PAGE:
Bruce Anderson: Brown finally makes a good decision. But it won't make up for the qualities he has lost

The PM has two modes: action leading to retreat, and thought that never leads to action
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The Independent Online

Last week, although nobody noticed, Gordon Brown got a couple of things right. For eight years, Paul Murphy was that exceptionally rare commodity in the Blair government: a minister with a safe pair of hands. As Minister of State in the Northern Ireland Office under Mo Mowlam, he did the work while she showed off. Later, he was a thoroughly competent Northern Ireland Secretary. He was the sort of chap you want in a department where a lot can go wrong: which only hits the headlines when the news is bad. That suited Paul Murphy. He had no interest in headlines.

This must explain why Tony Blair sacked him. Otherwise, it was an incomprehensible decision. Randolph Churchill once had a tumour removed and it was found to be benign. Evelyn Waugh's comment was characteristic: "How odd that the doctors should discover the only non-malignant bit of Randolph and throw it away.'' For those doctors, read Tony Blair. His government was full of incompetents, yet he disposed of a good man who had done well in a hard job. No member of the 2005 Blair government, including the Prime Minister and the Chancellor, had done less to deserve the sack.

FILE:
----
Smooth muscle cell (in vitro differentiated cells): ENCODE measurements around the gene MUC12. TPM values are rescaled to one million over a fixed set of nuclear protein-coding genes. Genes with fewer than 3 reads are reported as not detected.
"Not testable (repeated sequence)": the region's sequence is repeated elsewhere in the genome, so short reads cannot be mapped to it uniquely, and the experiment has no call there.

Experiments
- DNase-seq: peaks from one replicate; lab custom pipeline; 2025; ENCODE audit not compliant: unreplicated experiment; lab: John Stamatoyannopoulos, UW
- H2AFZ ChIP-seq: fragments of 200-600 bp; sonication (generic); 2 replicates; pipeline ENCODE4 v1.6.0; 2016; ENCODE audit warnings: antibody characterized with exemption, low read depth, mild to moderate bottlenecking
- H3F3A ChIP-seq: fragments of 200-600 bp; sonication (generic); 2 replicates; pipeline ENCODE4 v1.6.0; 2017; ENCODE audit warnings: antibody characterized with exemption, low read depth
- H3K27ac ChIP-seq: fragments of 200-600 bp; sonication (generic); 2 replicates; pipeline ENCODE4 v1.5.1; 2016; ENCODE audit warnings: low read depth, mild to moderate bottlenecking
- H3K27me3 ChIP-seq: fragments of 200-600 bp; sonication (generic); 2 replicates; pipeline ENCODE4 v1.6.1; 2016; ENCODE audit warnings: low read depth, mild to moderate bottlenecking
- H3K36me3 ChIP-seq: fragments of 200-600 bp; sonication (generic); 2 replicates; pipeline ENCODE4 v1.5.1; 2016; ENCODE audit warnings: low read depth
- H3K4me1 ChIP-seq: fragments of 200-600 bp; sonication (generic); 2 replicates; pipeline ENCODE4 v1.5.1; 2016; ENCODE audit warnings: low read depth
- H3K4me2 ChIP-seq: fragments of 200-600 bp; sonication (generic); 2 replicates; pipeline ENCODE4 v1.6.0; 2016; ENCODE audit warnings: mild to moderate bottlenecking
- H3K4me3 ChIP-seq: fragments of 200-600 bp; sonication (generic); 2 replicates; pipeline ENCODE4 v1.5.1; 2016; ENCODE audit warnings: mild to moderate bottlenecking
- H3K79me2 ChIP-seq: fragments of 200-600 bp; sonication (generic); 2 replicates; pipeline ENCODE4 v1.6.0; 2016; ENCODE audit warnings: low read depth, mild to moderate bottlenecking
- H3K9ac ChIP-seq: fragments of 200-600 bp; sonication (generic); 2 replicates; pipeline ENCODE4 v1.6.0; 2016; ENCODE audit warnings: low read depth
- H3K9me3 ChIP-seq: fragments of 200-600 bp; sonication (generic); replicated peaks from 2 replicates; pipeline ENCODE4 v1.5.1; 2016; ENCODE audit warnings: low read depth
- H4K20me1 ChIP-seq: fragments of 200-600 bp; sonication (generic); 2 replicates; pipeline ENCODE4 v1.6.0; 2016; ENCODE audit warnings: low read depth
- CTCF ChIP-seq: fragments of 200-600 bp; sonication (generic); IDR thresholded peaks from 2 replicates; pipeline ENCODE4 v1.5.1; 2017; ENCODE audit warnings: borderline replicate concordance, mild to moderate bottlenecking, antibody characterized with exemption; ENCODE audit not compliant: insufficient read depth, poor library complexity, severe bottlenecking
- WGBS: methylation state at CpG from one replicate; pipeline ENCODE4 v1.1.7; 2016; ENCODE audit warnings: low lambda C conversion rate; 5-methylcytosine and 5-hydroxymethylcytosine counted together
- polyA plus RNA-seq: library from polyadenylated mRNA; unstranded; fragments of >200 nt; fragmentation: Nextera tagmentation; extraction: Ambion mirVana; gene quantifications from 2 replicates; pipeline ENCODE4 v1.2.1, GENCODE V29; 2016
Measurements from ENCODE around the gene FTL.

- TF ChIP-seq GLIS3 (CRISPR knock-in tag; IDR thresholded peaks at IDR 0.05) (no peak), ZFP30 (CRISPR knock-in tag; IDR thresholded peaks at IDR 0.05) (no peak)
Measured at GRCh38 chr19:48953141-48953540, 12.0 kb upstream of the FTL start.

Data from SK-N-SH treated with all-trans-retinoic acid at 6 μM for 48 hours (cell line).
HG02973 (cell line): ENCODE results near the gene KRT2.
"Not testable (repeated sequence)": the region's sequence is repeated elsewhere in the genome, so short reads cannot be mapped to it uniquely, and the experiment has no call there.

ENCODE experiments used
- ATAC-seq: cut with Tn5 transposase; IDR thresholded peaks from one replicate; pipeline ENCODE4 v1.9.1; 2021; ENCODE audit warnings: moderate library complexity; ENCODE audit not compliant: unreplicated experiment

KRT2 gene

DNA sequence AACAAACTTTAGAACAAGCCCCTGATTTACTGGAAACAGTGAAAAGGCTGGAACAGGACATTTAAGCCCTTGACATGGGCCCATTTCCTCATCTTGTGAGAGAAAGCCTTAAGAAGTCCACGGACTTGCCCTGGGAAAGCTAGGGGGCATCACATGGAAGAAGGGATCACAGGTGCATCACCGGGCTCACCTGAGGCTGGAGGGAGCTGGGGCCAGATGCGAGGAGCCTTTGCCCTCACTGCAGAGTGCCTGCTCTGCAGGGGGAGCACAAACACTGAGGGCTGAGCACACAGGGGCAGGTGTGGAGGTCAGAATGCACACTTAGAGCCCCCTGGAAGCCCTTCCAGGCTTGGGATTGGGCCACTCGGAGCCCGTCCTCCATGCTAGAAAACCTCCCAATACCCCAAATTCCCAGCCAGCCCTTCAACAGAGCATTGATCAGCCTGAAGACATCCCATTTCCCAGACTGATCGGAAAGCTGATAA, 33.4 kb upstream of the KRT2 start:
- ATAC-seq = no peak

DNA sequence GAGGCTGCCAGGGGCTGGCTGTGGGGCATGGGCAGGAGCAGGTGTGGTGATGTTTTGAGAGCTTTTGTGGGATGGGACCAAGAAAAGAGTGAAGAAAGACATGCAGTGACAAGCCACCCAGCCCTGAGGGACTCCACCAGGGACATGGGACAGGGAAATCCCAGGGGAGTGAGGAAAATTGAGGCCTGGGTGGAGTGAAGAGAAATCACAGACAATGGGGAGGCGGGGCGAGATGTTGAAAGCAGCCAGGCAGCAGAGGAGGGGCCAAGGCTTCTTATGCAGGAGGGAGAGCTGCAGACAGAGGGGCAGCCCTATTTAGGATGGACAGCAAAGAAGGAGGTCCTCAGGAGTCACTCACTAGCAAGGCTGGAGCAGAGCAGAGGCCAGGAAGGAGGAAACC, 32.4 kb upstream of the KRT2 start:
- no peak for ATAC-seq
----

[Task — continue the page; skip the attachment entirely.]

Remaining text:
Anyway, Gordon Brown has recalled Mr Murphy, if only to Wales. But as this government runs into ever-deeper trouble and the haplessness of several senior ministers becomes even more manifest, Paul Murphy could well be promoted.

Mr Brown also brought in another interesting figure with a past: Jeremy Heywood, the new Permanent Secretary at No 10. Those who have worked with him are unanimous in their praise. He is one of the ablest civil servants of recent years and an extremely likeable fellow.

His admirers include Norman Lamont and David Cameron. Although Mr Brown may not yet realise it, he will now have to drop one of his favourite dishonesties from the repertoire for Prime Minister's Questions. When he has been goaded to a more than usual pitch of desperation, the Prime Minister likes to claim that Mr Cameron was more or less responsible for Black Wednesday: Britain's forced withdrawal from the Europea * Exchange Rate Mechanism. As Mr Brown is well aware, this is nonsense. In September 1992, Mr Cameron was 25 and had been the Chancellor's political adviser for five months. It is absurd to claim that he was in charge of the Government's monetary policy.